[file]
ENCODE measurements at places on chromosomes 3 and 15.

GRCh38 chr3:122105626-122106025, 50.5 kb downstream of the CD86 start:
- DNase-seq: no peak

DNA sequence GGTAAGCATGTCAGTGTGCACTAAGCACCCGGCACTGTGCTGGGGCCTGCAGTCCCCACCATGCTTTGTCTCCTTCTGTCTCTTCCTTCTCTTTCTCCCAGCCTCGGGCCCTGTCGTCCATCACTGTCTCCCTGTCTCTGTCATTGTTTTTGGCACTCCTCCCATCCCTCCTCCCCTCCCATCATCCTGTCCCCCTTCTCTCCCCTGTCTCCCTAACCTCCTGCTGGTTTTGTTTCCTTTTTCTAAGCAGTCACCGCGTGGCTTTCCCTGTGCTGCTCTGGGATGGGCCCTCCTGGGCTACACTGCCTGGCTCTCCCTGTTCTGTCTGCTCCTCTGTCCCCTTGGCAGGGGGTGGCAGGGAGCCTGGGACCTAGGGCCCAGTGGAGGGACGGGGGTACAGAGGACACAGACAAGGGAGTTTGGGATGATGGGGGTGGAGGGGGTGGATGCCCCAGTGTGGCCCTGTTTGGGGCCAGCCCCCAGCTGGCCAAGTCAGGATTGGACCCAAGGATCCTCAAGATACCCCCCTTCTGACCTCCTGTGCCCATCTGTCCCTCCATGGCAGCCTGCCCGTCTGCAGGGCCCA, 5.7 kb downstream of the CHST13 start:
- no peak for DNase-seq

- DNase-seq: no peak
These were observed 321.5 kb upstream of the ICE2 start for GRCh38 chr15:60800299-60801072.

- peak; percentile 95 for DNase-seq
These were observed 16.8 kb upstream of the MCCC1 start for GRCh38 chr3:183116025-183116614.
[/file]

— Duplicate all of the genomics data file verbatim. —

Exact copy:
ENCODE measurements at places on chromosomes 3 and 15.

GRCh38 chr3:122105626-122106025, 50.5 kb downstream of the CD86 start:
- DNase-seq: no peak

DNA sequence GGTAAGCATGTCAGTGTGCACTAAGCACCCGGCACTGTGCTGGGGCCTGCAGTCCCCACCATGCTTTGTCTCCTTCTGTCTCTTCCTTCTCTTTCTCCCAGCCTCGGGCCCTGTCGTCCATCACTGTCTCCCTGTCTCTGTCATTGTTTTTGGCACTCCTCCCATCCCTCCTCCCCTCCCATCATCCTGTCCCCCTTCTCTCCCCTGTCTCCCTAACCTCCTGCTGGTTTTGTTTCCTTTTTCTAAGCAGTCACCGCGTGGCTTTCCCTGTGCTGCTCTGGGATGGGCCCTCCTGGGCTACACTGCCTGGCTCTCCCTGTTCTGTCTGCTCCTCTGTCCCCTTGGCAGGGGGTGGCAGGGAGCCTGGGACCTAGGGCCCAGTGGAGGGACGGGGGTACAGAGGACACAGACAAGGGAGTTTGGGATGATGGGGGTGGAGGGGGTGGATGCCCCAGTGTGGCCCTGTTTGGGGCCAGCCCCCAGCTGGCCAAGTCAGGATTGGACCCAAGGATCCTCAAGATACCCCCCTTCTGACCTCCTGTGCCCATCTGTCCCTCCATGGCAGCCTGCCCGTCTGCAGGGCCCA, 5.7 kb downstream of the CHST13 start:
- no peak for DNase-seq

- DNase-seq: no peak
These were observed 321.5 kb upstream of the ICE2 start for GRCh38 chr15:60800299-60801072.

- peak; percentile 95 for DNase-seq
These were observed 16.8 kb upstream of the MCCC1 start for GRCh38 chr3:183116025-183116614.